Maine Walk for Peace stopping in Saco

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By Ann Fisher
Staff Writer


Buddhist monk Senji Kanaeda, seen here during a walk to protest military drones in Bangor last year, is leading the Maine Veterans Walk for Peace this week. Walkers are stopping overnight at the First Parish Congregational Church in Saco Sunday, Oct. 19 for a potluck, to which the public is invited. Walk organizer Bruce Gagnon is in the background. (Courtesy photo) Buddhist monk Senji Kanaeda, seen here during a walk to protest military drones in Bangor last year, is leading the Maine Veterans Walk for Peace this week. Walkers are stopping overnight at the First Parish Congregational Church in Saco Sunday, Oct. 19 for a potluck, to which the public is invited. Walk organizer Bruce Gagnon is in the background. (Courtesy photo) Advocating for peace while working for a military manufacturer may seem like standing on a seesaw, unsteadily balanced between two different worlds.

But one Biddeford man said one side doesn’t have to compromise the other.

Tom Kircher, of Biddeford, is a materials engineer who has worked for the defense industry but, at the same time, supports the Walk for Peace coming to Saco by the Tom Sturtevant chapter of the Veterans for Peace.

This year the fourth Maine Walk for Peace and a Sustainable Future began in Rangeley Oct. 11 and will end in North Berwick Oct. 20. The goal is to connect communities that have become reliant on military production, and participants will stop for their last overnight in Saco, home to General Dynamics and Ordnance.

According to its website, “General Dynamics Ordnance and Tactical Systems empowers the U.S. military and its allies with an extensive range of overarching product segments applied across all levels of strategic and tactical operations.”

Walkers will also draw attention to General Dynamics’ multi-million dollar contract to build gun barrels for the Army. Bath Iron Works was chosen as a stop due to its ongoing billion-dollar contracts to build destroyers.

When he first moved to Maine in 1999, Kircher became employed at a similar manufacturer as a materials engineer. “I wasn’t politically active or socially aware,” he said.

He came to realize, however, that people – including him – have to make a living however they can. “They are not bad people (who work in defense) … it’s about the way society has chosen to structure itself.”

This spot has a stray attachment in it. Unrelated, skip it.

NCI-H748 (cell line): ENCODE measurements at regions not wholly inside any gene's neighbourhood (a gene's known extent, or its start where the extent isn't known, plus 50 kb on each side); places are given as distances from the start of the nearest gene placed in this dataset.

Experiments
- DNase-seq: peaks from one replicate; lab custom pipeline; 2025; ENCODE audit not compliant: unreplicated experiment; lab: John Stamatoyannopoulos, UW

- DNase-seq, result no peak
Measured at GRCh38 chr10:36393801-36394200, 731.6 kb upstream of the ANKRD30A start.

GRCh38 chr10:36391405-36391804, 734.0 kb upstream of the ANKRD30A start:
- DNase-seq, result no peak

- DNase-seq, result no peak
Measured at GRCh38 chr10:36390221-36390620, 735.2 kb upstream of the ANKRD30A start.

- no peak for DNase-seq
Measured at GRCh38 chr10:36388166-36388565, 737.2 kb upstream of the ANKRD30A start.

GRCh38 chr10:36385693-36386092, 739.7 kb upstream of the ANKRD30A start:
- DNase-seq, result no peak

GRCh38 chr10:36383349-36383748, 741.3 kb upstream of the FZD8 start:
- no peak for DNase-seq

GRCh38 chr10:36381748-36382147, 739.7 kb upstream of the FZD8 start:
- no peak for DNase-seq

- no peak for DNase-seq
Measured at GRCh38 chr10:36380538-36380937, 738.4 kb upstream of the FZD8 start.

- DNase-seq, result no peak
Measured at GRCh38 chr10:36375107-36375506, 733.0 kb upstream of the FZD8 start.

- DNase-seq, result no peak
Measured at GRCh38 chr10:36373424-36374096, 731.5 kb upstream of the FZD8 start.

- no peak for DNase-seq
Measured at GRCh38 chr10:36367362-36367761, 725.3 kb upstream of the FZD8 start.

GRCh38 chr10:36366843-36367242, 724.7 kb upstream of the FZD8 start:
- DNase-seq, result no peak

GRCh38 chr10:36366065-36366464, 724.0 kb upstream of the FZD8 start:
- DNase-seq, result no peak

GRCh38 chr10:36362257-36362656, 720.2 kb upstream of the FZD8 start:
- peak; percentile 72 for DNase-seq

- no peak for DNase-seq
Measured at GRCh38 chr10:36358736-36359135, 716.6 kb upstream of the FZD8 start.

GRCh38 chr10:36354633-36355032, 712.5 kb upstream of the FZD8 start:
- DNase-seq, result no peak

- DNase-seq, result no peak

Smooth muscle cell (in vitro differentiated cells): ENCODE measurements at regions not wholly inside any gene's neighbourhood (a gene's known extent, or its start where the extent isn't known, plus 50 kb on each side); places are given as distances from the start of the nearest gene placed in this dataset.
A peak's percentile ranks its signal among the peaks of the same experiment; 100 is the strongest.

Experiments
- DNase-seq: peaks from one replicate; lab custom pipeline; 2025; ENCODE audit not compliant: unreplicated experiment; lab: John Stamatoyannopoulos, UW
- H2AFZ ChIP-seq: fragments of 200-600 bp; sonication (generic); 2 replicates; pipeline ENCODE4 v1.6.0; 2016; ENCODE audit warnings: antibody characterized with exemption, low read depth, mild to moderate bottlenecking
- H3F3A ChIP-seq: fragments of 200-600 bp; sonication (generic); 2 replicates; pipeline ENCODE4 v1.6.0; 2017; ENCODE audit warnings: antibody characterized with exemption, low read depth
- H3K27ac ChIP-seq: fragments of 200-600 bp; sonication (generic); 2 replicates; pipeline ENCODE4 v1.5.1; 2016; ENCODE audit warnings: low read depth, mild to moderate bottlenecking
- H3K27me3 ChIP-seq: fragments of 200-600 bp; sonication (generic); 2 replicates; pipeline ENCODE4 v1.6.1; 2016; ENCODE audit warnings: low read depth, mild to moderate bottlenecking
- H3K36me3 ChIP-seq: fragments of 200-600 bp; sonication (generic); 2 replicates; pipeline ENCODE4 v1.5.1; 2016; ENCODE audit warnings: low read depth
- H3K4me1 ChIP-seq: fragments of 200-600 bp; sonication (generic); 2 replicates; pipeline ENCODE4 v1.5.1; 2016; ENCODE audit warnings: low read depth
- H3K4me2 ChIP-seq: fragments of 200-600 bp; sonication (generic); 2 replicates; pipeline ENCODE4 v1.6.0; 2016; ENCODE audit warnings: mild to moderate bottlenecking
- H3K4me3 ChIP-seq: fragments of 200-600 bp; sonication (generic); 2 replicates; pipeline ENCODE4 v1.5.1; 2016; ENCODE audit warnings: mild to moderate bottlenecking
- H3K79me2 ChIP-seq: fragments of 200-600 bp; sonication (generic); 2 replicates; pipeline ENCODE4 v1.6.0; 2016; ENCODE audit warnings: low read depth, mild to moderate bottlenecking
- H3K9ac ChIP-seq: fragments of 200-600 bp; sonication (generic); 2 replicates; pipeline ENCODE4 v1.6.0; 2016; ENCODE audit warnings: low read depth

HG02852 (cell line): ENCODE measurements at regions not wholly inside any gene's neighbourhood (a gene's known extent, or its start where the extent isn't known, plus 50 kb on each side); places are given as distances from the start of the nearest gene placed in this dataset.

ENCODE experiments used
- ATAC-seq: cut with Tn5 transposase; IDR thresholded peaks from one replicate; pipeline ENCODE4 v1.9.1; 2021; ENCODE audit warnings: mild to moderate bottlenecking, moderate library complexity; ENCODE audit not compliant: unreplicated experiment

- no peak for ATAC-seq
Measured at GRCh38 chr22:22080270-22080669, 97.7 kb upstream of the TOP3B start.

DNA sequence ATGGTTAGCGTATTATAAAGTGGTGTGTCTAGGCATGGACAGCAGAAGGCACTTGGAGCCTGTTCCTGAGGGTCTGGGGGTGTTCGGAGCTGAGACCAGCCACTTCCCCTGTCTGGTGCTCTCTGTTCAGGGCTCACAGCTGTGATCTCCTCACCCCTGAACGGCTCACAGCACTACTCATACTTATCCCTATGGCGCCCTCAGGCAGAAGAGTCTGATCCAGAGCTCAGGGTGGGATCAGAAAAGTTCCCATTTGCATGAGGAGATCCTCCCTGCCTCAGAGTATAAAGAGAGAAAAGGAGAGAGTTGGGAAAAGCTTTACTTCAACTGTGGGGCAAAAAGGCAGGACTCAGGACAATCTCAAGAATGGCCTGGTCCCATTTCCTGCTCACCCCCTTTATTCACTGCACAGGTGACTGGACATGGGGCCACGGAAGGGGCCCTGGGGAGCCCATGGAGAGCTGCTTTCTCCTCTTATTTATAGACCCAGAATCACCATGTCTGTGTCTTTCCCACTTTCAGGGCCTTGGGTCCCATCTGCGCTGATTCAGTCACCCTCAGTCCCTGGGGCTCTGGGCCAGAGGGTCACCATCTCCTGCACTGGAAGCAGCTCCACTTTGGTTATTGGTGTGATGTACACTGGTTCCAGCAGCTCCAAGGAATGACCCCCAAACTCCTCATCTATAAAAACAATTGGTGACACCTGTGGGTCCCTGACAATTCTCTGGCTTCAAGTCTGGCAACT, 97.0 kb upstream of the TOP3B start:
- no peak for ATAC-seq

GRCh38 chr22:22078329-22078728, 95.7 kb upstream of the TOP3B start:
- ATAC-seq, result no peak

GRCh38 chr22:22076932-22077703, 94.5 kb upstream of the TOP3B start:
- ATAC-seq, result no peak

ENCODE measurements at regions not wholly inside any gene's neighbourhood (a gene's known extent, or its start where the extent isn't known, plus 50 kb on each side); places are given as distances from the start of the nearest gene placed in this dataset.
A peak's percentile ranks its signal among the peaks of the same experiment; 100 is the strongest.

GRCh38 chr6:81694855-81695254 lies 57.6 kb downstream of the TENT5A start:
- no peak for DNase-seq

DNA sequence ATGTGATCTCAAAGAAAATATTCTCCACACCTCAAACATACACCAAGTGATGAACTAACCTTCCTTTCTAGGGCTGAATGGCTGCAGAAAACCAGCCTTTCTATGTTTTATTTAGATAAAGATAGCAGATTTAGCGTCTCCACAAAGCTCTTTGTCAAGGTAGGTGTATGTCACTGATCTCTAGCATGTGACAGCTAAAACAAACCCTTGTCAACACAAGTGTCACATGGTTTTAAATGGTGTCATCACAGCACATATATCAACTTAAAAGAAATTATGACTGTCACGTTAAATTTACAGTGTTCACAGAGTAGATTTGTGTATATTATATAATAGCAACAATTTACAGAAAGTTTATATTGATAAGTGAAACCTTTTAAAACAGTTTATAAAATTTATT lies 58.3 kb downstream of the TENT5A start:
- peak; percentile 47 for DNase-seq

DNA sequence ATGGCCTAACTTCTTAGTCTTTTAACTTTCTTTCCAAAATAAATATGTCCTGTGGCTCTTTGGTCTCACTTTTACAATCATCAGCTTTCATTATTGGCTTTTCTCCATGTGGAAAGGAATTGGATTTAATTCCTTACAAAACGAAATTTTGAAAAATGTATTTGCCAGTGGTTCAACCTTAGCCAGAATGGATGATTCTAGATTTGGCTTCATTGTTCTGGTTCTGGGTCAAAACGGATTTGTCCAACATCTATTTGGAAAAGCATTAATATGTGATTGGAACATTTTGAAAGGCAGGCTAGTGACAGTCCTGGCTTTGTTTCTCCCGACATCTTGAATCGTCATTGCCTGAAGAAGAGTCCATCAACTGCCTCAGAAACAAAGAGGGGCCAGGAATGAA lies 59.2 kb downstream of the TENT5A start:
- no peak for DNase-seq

Kircher said meeting Bruce Gagnon of Veterans for Peace opened his eyes.

“What struck me about Bruce is, he’s a full-time peace activist,” Kircher said, and is entirely focused on finding solutions to military conflict as a social norm. “I got to know him and started to realize … maybe they are asking questions that don’t get asked.”

Kircher said living in Maine made him “look around” and become more politically and socially aware.

He and his wife, Jane, previously hosted participants in a Fukushima Peace Walk, and he was also involved in an event focusing on veterans of the second Iraq War and the Iraqi casualties.

Jane Kircher is a dedicated volunteer at their church, First Parish Congregational UCC in Saco, and has also served on the local school board and worked for the Bon Appetit Meals Kitchen.

After getting to know Gagnon and Richard Rhames, a former Biddeford councilor, Kircher “felt I needed to leave what I was doing … I began wondering about my life legacy.” It led Kircher to take a job at a place that manufactures oceanographic buoys. “I felt better not making weapons,” he said.

The key question Gagnon and Kircher are asking is, “Why is it we seem to (constantly) be in a military conflict?”

Gagnon said many people would no doubt be shocked to learn that 59 cents of every discretionary dollar spent in Washington goes to the Pentagon.

He and other activists point out in turn, more money for war means less for other things such as education, repairing roads and bridges and developing sustainable sources of energy.